Emergency room visits are often a surprise...But the bill shouldn't be.
"Does everyone here agree that patients should not receive surprise bill?"
That's what Chairwoman Anna Eshoo of California and a bipartisan group of politicians made clear to patients, providers, and physicians during a House committee hearing Wednesday.
"Making sure consumers understand their coverage," said U.S. Rep. Frank Pallone (D-New Jersey).
"It is not fair. It should not happen. And we're going to put a stop to it one way or the other," said U.S. Rep. Greg Walden (R-Oregon).
Legislation sponsored by the top lawmakers of the House Energy and Commerce committee, New Jersey Democrat Frank Pallone, and Oregon Republican Greg Walden, would force insurance companies to treat out-of-network emergency care as in network for their enrollees.
It would also prohibit a provider from demanding a patient pay the difference between the price set for a service by the provider and the price the health insurer is willing to pay.
"A $50,000 bill for Thomas' stay in the NICU. We were dumbfounded. We had been at an in-network facility. How could we possibly be responsible for that amount?" said Sonji Wilkes, a Mother from Colorado.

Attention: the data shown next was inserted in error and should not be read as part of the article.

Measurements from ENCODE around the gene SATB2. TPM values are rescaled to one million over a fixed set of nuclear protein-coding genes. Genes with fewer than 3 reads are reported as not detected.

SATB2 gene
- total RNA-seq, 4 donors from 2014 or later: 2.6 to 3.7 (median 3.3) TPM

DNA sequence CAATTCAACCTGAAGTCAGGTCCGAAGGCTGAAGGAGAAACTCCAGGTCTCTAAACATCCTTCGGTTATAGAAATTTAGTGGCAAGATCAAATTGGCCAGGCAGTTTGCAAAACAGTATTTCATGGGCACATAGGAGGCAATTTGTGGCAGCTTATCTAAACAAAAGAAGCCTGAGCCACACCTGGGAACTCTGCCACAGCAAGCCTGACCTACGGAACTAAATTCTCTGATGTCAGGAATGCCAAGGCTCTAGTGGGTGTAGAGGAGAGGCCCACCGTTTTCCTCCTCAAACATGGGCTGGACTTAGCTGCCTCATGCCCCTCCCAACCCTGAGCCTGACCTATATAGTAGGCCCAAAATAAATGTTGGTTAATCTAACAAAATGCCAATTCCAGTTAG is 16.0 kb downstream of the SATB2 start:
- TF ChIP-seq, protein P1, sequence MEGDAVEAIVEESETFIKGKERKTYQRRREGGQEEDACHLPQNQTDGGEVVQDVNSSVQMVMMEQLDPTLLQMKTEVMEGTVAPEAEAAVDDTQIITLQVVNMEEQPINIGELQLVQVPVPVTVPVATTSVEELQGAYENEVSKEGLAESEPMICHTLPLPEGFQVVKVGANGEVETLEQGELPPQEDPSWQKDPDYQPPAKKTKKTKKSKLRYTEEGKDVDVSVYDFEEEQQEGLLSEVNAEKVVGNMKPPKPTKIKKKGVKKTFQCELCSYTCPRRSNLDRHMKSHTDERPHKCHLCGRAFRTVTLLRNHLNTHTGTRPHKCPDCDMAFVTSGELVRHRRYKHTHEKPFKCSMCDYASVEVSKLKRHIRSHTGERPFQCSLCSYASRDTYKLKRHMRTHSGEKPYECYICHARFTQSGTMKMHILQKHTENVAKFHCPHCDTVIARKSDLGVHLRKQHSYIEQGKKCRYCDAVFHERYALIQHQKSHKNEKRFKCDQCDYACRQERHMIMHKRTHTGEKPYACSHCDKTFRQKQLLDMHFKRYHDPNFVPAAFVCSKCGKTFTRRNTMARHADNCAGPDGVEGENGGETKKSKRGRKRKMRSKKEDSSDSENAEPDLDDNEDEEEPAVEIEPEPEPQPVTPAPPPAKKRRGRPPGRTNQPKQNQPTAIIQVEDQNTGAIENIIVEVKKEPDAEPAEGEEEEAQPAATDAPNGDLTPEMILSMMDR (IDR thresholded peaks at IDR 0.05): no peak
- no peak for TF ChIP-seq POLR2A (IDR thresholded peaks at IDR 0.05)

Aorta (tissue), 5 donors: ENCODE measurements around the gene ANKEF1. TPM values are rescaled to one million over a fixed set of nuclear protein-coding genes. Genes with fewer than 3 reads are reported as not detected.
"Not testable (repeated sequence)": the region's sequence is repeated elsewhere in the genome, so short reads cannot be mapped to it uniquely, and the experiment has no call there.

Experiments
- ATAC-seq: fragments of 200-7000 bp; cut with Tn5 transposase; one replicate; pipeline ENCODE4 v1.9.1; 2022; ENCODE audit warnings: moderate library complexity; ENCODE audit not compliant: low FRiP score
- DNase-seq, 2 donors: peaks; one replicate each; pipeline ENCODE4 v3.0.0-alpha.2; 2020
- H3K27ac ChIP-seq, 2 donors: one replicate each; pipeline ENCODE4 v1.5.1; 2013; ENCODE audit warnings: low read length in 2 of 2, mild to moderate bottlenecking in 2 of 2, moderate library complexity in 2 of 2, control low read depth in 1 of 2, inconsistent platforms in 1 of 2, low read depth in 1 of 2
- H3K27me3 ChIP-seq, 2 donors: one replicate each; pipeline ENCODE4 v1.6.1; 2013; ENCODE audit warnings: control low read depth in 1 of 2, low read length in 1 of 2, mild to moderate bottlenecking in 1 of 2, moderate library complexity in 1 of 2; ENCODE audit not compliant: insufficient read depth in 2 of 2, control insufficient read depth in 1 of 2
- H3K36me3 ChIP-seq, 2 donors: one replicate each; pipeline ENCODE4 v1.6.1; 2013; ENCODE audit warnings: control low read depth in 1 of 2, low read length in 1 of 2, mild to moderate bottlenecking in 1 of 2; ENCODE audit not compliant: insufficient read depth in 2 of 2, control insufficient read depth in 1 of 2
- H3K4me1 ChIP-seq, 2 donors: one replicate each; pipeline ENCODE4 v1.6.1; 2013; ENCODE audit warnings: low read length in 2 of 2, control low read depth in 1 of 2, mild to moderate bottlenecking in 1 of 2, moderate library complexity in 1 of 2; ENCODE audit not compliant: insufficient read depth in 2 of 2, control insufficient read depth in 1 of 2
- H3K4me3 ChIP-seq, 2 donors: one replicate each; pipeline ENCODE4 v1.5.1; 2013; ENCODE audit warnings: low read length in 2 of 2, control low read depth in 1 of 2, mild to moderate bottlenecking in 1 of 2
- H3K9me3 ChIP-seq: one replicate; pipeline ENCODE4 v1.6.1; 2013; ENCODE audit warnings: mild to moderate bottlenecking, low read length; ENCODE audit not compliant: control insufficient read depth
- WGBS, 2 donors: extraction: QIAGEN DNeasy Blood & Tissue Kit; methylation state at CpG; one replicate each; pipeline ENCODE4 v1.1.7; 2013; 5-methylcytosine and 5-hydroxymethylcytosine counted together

The senate has been working on its own bipartisan legislation.
One of the sponsors, Louisiana Republican Bill Cassidy, who is a doctor, says his bill does the better job of balancing the concerns of doctors, hospitals and insurance companies.
"Let these folks go at each other, but they shouldn't go at each other through the patients. The patient should be held harmless," said Sen. Bill Cassidy (R- Louisiana).
President Trump recently voiced support for the legislation, making it one of the few issues that could clear both the Democrat-controlled House and his desk.
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